Awarded through the foundation's Global Development Program, the grant will be used to help guide policy efforts designed to expand the use of farming methods that meet agricultural needs and improve environmental quality in Kenya, Malawi, Mali, Nigeria, Burkina Faso, Zambia, Ethiopia, and Tanzania. To that end, MSU researchers will work with universities, institutes, and government ministries in those countries to promote strategies that help farmers become more productive and food secure and that build the capacity of national policy institutes to support their own agriculture ministries and compete for and manage international grants.
Led by MSU faculty member Thomas Jayne, MSU researchers and their international partners will focus on seed development, fertilization, and crop rotation of three key crops — maize, sorghum, and rice — with the goal of increasing yields in a sustainable manner.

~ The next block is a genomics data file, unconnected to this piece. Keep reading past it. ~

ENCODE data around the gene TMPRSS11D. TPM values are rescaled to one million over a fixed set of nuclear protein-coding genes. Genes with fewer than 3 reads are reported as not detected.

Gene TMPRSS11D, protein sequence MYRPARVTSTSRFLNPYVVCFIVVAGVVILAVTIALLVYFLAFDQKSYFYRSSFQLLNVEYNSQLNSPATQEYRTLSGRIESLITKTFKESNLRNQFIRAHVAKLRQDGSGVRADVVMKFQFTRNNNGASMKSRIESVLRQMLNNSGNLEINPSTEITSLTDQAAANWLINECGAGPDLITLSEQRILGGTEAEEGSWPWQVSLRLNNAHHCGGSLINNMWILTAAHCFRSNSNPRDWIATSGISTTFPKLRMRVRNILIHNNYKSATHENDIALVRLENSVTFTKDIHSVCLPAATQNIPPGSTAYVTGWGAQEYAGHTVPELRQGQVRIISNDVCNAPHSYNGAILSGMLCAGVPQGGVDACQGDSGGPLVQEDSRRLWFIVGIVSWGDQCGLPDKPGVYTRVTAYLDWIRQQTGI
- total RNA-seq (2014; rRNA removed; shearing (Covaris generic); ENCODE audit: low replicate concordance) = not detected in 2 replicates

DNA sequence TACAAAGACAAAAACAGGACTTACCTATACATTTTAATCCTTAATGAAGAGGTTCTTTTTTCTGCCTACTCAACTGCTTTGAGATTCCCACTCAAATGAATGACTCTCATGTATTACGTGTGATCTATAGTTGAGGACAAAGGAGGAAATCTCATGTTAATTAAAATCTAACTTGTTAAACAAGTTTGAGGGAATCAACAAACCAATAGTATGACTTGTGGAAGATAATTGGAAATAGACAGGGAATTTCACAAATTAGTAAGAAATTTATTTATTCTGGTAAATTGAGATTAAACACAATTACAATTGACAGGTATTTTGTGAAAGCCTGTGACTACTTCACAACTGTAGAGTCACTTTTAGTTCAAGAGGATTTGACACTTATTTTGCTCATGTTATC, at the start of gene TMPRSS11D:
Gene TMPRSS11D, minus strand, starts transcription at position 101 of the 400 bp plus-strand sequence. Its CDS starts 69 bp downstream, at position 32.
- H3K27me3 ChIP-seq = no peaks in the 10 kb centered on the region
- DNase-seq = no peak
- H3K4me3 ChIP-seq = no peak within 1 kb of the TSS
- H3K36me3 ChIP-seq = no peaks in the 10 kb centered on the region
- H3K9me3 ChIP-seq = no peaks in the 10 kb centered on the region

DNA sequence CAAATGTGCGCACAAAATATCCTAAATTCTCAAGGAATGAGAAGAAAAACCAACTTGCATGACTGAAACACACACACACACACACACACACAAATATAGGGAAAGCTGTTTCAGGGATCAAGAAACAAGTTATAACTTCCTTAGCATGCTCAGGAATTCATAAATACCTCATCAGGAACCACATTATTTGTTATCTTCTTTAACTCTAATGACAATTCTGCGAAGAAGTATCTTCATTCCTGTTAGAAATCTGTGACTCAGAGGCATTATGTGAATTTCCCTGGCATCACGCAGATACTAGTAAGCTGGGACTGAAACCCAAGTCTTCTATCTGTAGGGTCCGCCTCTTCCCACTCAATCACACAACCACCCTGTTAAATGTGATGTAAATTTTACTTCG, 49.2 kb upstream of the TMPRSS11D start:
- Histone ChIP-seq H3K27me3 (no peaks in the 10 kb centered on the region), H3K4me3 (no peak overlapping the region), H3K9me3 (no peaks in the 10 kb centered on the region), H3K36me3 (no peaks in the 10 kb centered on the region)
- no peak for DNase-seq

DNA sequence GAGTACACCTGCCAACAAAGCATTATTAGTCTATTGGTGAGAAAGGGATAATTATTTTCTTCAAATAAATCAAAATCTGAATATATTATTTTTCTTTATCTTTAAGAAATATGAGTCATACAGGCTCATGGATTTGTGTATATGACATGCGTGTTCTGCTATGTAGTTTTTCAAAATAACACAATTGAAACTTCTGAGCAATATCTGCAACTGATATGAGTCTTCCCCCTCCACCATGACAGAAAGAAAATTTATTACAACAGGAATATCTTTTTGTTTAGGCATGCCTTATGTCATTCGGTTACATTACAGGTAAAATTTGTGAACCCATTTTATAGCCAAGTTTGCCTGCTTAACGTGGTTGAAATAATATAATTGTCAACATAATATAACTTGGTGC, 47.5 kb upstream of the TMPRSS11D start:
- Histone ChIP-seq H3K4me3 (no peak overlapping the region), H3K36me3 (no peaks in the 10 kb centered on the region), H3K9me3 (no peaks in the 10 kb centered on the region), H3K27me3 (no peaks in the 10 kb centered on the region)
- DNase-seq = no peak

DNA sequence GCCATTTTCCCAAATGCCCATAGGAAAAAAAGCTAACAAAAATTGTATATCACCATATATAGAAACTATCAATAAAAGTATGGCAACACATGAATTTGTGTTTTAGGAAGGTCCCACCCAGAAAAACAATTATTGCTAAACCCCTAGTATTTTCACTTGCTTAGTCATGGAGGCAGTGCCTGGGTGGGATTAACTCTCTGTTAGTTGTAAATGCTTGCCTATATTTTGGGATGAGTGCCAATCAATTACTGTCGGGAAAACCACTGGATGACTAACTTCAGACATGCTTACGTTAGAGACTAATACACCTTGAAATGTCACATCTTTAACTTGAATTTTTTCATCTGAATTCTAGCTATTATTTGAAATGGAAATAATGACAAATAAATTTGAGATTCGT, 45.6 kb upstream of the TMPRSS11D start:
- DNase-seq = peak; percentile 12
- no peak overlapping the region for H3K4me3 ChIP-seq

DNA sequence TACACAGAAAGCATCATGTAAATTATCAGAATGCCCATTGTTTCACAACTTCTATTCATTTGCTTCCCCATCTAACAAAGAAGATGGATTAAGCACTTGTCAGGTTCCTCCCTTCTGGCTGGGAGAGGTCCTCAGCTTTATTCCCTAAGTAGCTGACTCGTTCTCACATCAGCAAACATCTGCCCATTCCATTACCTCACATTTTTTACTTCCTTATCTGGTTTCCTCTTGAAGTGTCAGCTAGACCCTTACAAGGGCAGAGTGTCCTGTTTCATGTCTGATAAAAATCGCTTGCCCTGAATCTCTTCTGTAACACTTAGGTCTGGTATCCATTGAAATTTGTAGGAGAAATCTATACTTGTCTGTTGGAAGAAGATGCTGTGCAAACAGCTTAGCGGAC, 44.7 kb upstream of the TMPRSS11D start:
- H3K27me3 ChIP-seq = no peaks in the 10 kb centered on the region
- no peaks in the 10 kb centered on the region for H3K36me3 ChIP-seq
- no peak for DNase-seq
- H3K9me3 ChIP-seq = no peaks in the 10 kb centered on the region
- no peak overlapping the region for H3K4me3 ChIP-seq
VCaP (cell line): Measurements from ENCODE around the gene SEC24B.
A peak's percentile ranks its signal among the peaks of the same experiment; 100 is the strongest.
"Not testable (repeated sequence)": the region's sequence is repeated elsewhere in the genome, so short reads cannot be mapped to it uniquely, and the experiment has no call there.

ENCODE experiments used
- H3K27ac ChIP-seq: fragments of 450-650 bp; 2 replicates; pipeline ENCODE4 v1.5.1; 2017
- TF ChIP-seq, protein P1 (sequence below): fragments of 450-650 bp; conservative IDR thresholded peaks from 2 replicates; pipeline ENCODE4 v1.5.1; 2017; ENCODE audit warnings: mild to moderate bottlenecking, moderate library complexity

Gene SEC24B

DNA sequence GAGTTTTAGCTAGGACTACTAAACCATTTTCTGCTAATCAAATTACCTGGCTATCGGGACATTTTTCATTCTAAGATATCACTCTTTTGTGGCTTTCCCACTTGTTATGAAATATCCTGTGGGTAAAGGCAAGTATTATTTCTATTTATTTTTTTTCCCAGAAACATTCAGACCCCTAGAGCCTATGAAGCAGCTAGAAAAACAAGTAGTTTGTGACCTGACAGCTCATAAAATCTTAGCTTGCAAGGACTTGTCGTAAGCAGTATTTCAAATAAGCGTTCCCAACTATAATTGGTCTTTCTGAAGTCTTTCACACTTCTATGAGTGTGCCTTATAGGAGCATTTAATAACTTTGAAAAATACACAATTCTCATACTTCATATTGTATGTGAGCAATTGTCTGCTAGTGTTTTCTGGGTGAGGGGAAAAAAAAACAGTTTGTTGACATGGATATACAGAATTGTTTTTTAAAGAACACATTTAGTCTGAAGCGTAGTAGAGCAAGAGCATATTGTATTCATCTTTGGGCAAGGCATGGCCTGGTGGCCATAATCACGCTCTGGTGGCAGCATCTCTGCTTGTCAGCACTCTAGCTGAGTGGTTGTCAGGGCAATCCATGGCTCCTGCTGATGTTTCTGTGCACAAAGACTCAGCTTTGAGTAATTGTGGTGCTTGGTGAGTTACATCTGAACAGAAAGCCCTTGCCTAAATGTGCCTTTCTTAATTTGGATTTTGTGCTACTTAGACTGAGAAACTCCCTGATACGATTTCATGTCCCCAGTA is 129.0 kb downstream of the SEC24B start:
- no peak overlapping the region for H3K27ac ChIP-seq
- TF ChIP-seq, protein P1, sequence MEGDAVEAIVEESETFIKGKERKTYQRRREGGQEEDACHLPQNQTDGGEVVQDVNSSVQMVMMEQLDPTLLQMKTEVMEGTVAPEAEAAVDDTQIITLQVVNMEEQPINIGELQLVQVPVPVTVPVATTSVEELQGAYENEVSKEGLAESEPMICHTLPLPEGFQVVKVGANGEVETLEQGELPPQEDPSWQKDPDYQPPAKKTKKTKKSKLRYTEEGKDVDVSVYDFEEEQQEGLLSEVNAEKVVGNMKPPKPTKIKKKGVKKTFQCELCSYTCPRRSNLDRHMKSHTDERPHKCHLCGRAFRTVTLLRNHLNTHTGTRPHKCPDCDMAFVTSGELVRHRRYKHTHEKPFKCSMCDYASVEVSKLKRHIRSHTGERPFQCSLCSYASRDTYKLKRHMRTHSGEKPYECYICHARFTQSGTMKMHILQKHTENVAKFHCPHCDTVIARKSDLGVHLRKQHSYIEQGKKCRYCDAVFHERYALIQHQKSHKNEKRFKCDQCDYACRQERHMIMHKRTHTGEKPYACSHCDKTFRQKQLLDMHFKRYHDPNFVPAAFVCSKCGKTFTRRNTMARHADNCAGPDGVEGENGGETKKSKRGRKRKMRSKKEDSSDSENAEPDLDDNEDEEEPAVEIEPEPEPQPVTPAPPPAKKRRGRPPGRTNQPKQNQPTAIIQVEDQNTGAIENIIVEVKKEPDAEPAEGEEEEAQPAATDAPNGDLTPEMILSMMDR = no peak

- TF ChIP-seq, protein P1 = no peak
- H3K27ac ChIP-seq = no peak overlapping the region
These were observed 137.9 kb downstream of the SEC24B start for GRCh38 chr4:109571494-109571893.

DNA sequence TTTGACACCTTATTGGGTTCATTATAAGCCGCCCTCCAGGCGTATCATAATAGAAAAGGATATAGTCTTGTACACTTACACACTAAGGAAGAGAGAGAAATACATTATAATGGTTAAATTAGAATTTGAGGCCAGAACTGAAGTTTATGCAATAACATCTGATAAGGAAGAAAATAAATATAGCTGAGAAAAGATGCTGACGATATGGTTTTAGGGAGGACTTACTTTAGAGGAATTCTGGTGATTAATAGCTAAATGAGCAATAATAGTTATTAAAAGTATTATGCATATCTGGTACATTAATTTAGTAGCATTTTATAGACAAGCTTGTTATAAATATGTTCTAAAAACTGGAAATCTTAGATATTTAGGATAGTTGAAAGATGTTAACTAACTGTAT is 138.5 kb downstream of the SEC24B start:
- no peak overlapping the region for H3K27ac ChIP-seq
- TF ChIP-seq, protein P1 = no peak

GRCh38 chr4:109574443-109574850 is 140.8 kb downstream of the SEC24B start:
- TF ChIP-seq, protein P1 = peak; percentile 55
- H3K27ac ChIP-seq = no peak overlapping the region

"By guiding investments and developing policies, we're hoping to create benefits that go beyond the direct recipients," said Jayne, who works in MSU's agricultural, food, and resource economics department. "The ripple effect could provide insights that feed more broadly into improving the policy processes in other countries in the region."